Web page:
Study Guide

Book of Daniel Allusions

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Literary and Philosophical References

The book of Susanna is from the Biblical Apocrypha, and it adds in another episode to the saga of Daniel. This time, he's a righteous wise man and judge who helps save a young woman from sexual assault and blackmail by a group of lecherous Elders—seems like the kind of boss thing Daniel would do.

Bel and the Dragon
This is another book from the Apocrypha, continuing the saga of Daniel. In this story, Daniel is still at the court of a foreign king—this time the Persian King Cyrus. Dan gets up to the same ol' hi-jinks, refusing to worship an idol of the god Bel and generally showing the king what's what. Oh, and he also kills a dragon (that people in Babylon are worshipping for some reason) by feeding it bad cakes. And he makes another trip into the lions' den, this time getting rescued by the prophet Habbakuk.

The Book of Daniel, by E.L. Doctorow
This novel references the Biblical Daniel, but it's actually a fictional version of the story of the two spies—Julius and Ethel Rosenberg (though the characters have different names)—who gave the secret of the A-Bomb to the Soviet Union. The book focuses on the main characters' son, Daniel, who is dealing with the aftermath of his parents' execution for treason.

"Mene, Mene, Tekel, Upharsin" by John Cheever
Referencing the "writing on the wall" from Belshazzar's feast—one of the original examples of graffiti—the narrator of this tale, from short story master John Cheever, tells of the various examples of graffiti he's written, scrawled in bathrooms and elsewhere.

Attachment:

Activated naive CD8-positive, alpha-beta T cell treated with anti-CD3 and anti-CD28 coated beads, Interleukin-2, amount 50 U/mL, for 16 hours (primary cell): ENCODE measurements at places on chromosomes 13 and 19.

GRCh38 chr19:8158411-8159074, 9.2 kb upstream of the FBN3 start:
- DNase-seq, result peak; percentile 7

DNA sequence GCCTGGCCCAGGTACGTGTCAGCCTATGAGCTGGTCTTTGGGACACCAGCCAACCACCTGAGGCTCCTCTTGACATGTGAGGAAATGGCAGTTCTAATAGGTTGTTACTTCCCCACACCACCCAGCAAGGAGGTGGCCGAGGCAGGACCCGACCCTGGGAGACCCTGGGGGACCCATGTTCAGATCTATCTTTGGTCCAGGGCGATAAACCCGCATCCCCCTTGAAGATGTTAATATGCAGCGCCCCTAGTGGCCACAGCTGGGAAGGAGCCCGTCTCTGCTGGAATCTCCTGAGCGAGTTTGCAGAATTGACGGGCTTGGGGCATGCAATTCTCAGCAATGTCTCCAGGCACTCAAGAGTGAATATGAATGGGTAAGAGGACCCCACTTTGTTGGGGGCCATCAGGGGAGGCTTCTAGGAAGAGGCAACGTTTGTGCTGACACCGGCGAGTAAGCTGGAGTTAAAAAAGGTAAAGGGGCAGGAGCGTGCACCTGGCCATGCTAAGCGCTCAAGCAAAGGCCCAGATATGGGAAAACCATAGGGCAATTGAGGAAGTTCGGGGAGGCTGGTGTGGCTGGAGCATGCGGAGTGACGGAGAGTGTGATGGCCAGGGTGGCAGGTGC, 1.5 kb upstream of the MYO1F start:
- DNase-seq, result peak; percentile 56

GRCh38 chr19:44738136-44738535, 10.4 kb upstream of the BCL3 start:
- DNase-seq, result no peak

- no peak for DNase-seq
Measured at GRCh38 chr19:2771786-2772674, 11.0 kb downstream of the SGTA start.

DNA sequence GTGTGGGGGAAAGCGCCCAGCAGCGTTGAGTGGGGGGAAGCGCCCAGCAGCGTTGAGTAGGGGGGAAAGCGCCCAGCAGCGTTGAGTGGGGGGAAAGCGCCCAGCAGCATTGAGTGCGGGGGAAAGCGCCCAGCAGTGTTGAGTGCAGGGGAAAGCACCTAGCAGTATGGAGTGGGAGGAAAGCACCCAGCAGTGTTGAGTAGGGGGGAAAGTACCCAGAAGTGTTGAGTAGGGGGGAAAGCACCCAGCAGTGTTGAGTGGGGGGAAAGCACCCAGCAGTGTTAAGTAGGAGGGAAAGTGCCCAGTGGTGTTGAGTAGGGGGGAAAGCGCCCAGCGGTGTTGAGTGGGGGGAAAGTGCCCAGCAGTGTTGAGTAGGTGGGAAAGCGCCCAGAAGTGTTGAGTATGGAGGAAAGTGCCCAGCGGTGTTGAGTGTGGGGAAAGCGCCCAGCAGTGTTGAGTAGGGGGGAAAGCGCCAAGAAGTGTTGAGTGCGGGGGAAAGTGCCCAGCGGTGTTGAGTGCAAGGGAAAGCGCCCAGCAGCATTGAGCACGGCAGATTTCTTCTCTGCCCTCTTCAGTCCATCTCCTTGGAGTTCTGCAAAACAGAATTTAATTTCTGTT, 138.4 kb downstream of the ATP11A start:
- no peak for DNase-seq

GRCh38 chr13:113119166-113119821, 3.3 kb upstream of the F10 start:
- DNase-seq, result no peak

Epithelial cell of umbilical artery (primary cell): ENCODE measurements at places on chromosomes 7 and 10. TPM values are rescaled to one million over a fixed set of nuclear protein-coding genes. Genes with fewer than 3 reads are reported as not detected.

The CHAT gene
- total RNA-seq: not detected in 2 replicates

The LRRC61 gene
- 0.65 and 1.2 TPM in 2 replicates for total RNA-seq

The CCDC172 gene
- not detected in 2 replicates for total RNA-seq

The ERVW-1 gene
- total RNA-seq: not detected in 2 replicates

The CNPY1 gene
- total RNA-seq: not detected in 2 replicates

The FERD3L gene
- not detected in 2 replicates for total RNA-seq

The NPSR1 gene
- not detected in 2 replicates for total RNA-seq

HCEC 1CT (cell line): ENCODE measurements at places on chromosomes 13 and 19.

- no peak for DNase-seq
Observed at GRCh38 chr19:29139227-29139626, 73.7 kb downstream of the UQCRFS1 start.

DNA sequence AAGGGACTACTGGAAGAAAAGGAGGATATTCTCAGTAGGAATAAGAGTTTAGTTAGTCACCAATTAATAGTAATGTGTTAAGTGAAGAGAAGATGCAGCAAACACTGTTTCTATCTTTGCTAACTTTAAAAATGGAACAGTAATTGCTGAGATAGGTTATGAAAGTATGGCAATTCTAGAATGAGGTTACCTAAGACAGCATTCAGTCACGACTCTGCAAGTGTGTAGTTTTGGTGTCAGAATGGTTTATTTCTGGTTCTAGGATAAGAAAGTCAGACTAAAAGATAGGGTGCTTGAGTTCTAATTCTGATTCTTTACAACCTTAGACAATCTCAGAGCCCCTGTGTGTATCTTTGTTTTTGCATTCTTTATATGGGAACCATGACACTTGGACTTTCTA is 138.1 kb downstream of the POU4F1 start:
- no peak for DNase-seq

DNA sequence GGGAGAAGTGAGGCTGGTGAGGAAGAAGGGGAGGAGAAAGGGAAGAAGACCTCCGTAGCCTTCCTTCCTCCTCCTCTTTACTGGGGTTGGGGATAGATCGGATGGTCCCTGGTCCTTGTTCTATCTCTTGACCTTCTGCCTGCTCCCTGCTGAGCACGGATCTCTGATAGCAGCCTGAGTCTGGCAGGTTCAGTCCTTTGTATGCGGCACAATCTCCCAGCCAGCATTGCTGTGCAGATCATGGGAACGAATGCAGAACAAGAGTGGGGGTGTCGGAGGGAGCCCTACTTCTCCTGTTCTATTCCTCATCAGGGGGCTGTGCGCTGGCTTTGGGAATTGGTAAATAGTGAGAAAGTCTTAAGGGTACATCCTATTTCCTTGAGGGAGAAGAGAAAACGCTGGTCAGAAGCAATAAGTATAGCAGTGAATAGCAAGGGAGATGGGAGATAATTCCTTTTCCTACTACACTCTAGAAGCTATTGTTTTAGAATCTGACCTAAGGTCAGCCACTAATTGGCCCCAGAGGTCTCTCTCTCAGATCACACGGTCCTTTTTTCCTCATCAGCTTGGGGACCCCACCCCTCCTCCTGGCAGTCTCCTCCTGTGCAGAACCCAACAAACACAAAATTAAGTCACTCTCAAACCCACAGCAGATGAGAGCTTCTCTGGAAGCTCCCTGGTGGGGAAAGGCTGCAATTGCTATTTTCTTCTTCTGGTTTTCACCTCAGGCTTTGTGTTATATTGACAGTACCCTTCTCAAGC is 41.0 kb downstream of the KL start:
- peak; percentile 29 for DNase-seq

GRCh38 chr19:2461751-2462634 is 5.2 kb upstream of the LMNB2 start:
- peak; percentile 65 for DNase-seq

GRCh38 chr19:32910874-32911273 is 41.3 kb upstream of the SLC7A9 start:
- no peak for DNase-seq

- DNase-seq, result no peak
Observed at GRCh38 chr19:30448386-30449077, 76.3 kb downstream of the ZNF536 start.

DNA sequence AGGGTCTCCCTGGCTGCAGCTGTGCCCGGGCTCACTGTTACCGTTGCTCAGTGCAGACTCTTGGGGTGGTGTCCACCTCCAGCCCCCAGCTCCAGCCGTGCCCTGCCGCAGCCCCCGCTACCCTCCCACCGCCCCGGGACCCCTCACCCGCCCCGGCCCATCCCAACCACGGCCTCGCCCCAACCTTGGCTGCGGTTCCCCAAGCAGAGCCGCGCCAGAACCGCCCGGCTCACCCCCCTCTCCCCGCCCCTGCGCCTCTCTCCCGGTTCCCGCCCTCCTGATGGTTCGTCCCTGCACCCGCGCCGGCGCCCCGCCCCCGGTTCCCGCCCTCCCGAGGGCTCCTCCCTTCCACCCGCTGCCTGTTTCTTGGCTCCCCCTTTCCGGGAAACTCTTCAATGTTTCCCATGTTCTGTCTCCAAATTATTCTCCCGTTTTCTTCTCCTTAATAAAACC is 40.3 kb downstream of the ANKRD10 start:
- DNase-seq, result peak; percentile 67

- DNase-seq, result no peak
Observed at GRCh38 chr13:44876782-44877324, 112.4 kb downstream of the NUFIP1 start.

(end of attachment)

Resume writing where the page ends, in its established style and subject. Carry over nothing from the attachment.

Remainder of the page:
Endgame, by Samuel Beckett
This gloomy genius's masterpiece features main-characters who, like Belshazzar, are trapped in their own endgame—facing inevitable destruction and devastation, or the aftermath of it. They reference the "writing on the wall" episode.

Right Ho, Jeeves, by P.G. WodehouseThis book is part of a series that narrates the comic misadventures of Bertie Wooster and his butler, Jeeves. It includes an extended section that references the "Belshazzar's Feast" episode from Daniel.

Pop Culture References

"Rack, Shack, and Benny"—Veggie Tales Episode
This episode of the popular Christian children's show tells the tale of a group of pious vegetables—the produce equivalent of Shadrach, Meshach, and Abednego—who undergo a time of trials within a fiery furnace. (Nebuchadnezzar is played by a talking pickle.) It includes a very catchy song about worshipping a giant chocolate bunny as an idol. But since that's linked multiple times elsewhere, here's another clip.

"Survival"—Bob Marley and the Wailers
This classic tune by Bob Marley and the Wailers compares the difficulties suffered by enslaved Africans, who were brought to the Americas, to those suffered by Daniel in the lions' den, as well as Shadrach, Meshach, and Abednego in the fiery furnace.

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